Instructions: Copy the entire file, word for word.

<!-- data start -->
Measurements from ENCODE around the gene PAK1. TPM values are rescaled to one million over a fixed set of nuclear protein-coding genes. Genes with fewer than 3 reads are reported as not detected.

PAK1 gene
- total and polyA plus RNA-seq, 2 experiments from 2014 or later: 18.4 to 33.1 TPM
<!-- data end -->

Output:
Measurements from ENCODE around the gene PAK1. TPM values are rescaled to one million over a fixed set of nuclear protein-coding genes. Genes with fewer than 3 reads are reported as not detected.

PAK1 gene
- total and polyA plus RNA-seq, 2 experiments from 2014 or later: 18.4 to 33.1 TPM